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Tom Herman inherits a talented Texas roster and favorable recruiting situation

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NCAA Football: Tulane at Houston Thomas B. Shea-USA TODAY Sports

Charlie Strong is out at Texas after losing an incredible 21 games in three years. In comes Tom Herman, of Houston, who was the top candidate.

Strong’s gamble on talented youth, booting a huge number of existing players when he arrived, did not pay off. As SB Nation’s Richard Johnson writes, even modest expectations could not be met.

With its resources and brand equity within the state, there is no excuse for the last seven years of Longhorns football under Mack Brown and Strong. It’s not like the program has been near the top of the mountain and fallen short lately. The Horns have missed two bowl games and watched in-state foes Baylor, TCU, and Texas A&M all taste various amounts of glory while they have failed to even tread water at times since 2010.

Strong made Texas’ decision easy after losing to Kansas. It is, and should be, unacceptable to be 16-21 as the head coach of Texas, and especially to be 12-15 in the worst power conference in the country.

Texas’ defense has been atrocious. And its offense has been hit or miss. With the threat of play action, it’s fairly effective. But on third and seven-plus and fourth down, its conversion rate ranks 123rd nationally. And when facing Big 12 defenses, that is a glaring weakness.

Tom Herman inherits a talented roster.

Over the last four cycles, only 12 teams have signed a greater percentage of elite players than the Longhorns. Expectations will be high due to the talent he inherits.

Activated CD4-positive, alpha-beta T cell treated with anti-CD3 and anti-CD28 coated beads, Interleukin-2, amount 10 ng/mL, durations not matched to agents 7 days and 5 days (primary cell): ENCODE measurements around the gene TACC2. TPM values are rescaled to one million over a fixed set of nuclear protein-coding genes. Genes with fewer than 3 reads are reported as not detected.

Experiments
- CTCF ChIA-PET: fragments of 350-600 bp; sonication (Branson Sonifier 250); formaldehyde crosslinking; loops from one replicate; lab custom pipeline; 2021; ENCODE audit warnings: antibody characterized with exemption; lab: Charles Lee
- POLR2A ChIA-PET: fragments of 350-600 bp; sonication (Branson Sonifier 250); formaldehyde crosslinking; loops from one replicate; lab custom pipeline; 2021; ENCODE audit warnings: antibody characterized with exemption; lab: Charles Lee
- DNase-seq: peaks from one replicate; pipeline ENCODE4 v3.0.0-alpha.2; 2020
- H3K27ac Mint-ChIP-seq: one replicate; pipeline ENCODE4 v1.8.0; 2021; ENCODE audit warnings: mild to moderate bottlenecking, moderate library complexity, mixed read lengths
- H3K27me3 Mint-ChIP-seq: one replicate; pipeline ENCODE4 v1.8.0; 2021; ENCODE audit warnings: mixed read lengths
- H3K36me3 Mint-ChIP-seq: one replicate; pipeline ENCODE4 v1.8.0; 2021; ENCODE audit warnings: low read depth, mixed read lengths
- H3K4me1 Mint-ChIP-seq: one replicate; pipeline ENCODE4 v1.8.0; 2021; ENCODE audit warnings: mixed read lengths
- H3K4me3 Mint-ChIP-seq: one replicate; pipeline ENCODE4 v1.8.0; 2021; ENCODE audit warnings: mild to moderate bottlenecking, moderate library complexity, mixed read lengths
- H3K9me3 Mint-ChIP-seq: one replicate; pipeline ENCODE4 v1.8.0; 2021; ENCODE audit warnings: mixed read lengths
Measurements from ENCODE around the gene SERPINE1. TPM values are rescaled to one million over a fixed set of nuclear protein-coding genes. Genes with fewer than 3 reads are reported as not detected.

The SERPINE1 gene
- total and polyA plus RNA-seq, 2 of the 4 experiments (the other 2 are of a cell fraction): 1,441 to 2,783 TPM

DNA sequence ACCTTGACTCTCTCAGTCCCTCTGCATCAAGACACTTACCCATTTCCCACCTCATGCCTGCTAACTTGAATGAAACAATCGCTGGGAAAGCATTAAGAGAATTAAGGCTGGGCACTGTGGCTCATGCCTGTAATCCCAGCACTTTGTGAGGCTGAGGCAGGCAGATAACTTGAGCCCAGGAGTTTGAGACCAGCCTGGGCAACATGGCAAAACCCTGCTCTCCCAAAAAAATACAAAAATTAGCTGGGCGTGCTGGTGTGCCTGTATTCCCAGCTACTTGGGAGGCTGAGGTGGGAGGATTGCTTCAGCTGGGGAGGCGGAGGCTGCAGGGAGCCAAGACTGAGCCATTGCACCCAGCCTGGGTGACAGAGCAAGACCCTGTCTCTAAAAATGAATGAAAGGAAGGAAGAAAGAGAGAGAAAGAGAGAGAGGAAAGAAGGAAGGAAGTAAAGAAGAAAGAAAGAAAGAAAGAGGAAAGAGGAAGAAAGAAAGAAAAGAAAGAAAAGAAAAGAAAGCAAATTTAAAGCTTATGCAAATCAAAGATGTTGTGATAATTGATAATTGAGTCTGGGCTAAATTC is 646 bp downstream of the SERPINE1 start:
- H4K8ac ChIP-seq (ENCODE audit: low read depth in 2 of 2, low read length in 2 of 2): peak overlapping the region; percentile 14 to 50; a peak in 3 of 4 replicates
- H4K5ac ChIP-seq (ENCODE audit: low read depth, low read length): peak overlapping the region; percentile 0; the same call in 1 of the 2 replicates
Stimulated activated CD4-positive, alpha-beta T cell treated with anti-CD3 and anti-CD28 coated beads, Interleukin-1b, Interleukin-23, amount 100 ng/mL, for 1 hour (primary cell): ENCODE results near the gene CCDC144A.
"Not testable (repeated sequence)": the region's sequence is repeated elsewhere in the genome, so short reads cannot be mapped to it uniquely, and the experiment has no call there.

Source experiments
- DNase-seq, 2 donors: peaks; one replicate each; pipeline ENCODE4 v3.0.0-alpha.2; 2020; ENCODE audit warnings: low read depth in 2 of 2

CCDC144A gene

Strong has, by all accounts, also changed the culture around Texas for the better. These are reasons why, despite mediocre results, he had a chance to keep his job had he not lost to Cal, Kansas, etc. Herman will benefit from all that, and from the fact that Texas loses just four senior starters to graduation.

Recruiting-wise, though, Texas does not have a great class at the moment.

Strong was old school in the way his Texas teams closed on Signing Day, the antithesis of how predecessor Mack Brown locked down classes in August. And as I wrote in April, recruits were, and are playing the waiting game with the Longhorns (and Aggies) this year. That proved to be correct.

Texas has just seven commits, though five are rated four-stars. That’s a good start on a ratio basis, but it is light on quantity. While some prospects like early enrollee linebackers Baron Browning and Anthony Hines may not be giving Texas a shot, there is still talent to be had.

I expect Tom Herman to elevate Texas recruiting over what it had under Strong.

Herman is a dynamic recruiter, and specifically in the city of Houston, which is not necessarily traditional Longhorns’ territory, as it is just 100 miles from Texas A&M. Houston has some elite-level prospects considering Texas this year, including defensive tackle Marvin Wilson, offensive tackle Walker Little, and defensive end K’Lavon Chaisson. Texas’ only national championship since 1970 came when it was recruiting the Houston area well, most notably in signing QB Vince Young.

Herman is getting a pretty sweet gig from a talent and recruiting standpoint. And what’s more, the new guy will be able to put that talent to use against the least talented competition of any Power 5 league. It’s likely he’ll be able to do what Charlie Strong could not: win.

Strong lost 21 games in three years. I’d be shocked if Herman doesn’t cut that in half in his first three.


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